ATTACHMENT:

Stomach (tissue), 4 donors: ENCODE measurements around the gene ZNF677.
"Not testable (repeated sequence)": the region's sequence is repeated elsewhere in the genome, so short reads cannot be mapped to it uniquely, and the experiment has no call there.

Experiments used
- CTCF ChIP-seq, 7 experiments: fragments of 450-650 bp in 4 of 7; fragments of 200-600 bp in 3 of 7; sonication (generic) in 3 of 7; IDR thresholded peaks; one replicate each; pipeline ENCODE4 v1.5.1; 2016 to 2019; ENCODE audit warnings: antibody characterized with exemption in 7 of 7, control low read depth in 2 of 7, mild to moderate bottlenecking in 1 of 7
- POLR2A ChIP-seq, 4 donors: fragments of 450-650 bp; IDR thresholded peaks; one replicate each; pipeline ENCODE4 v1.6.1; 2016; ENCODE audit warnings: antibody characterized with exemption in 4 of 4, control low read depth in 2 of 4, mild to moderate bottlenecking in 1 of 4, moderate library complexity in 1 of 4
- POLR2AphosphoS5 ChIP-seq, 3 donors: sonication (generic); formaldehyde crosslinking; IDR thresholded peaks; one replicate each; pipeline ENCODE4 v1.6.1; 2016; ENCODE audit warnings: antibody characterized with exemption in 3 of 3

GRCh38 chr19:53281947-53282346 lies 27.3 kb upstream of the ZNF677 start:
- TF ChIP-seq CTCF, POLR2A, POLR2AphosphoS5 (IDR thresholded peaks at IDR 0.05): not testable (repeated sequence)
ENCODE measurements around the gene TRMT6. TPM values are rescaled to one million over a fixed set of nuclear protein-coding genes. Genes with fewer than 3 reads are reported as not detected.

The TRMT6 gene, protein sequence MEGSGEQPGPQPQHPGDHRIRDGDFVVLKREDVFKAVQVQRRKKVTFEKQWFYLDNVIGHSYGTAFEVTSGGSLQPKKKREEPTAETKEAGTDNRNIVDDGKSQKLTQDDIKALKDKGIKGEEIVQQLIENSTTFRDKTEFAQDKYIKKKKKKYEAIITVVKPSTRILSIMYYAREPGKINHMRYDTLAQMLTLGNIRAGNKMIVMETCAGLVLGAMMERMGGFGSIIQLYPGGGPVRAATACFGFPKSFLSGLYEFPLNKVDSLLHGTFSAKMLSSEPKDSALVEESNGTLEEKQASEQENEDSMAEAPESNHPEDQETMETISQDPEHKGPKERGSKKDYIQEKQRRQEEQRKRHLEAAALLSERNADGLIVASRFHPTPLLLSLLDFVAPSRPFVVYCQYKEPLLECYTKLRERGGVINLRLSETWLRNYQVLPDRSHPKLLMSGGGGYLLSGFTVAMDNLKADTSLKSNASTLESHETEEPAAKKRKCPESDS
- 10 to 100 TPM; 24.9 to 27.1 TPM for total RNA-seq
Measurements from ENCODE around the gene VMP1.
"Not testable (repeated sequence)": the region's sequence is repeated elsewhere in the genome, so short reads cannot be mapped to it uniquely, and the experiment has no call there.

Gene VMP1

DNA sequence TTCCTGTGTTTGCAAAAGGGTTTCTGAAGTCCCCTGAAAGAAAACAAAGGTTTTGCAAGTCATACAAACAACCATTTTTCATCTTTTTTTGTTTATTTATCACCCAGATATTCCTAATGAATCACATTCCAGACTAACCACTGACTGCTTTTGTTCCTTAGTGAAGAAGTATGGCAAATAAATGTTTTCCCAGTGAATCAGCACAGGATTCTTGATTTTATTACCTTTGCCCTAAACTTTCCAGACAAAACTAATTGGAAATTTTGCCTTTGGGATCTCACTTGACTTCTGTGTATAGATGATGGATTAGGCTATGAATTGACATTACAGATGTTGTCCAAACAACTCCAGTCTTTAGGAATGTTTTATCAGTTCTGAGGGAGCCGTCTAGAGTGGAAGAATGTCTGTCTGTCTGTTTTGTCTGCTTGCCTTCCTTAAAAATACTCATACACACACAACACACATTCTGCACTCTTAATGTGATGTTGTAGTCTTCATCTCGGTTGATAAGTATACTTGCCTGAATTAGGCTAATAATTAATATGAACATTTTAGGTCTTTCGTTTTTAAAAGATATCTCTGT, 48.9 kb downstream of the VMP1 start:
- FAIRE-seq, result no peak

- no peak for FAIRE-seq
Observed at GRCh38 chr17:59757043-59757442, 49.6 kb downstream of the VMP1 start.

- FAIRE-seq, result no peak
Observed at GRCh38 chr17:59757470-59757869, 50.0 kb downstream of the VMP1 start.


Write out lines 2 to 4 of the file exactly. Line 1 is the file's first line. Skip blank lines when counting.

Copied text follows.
"Not testable (repeated sequence)": the region's sequence is repeated elsewhere in the genome, so short reads cannot be mapped to it uniquely, and the experiment has no call there.

Experiments used
- CTCF ChIP-seq, 7 experiments: fragments of 450-650 bp in 4 of 7; fragments of 200-600 bp in 3 of 7; sonication (generic) in 3 of 7; IDR thresholded peaks; one replicate each; pipeline ENCODE4 v1.5.1; 2016 to 2019; ENCODE audit warnings: antibody characterized with exemption in 7 of 7, control low read depth in 2 of 7, mild to moderate bottlenecking in 1 of 7